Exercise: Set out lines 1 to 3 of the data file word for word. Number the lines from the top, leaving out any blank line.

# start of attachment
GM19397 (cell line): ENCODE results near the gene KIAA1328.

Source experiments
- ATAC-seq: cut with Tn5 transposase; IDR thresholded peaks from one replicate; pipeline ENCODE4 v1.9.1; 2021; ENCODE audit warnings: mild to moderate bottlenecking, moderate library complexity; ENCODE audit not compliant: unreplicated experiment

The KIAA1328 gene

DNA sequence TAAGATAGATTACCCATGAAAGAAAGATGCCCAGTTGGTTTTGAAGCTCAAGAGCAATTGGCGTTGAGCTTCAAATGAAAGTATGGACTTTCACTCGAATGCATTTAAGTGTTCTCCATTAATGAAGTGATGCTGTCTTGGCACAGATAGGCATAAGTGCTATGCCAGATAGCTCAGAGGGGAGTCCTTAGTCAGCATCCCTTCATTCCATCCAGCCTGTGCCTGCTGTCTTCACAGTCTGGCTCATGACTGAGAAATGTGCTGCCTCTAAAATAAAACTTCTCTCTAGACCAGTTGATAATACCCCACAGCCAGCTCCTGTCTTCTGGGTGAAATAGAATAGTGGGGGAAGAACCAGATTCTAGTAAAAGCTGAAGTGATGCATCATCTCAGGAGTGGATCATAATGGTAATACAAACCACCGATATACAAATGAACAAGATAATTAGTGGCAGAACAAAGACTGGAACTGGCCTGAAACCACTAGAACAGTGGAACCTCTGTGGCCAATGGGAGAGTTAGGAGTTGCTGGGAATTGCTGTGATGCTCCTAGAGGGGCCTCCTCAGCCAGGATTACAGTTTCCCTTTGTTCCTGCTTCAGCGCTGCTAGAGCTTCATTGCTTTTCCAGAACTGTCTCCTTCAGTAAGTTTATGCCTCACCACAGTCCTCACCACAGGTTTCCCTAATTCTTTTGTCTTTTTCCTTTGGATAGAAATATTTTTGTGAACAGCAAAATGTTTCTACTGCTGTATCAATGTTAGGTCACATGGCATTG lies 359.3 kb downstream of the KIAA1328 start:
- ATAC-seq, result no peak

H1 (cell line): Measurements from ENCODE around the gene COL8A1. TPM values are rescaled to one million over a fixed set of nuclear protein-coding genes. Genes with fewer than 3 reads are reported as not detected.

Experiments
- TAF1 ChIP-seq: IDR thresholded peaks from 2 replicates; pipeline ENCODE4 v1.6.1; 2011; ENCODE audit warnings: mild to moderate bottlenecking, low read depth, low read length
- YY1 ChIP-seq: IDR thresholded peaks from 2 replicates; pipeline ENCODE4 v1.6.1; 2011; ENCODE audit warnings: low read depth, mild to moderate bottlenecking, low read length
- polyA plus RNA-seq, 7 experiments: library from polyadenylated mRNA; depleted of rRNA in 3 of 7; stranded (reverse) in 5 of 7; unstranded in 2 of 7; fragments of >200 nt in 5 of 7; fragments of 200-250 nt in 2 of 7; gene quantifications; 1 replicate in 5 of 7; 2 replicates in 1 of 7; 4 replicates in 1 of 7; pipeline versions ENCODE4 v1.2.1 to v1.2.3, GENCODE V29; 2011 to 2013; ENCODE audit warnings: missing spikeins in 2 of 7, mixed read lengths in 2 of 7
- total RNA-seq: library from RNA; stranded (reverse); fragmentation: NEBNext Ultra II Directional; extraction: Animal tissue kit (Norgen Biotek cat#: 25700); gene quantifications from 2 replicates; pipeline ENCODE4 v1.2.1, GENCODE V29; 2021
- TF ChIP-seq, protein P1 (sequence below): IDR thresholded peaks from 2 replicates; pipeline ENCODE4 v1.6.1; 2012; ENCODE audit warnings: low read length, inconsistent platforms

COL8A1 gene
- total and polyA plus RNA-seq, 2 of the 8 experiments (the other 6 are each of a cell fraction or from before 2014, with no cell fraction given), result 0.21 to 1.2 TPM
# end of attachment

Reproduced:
GM19397 (cell line): ENCODE results near the gene KIAA1328.

Source experiments
- ATAC-seq: cut with Tn5 transposase; IDR thresholded peaks from one replicate; pipeline ENCODE4 v1.9.1; 2021; ENCODE audit warnings: mild to moderate bottlenecking, moderate library complexity; ENCODE audit not compliant: unreplicated experiment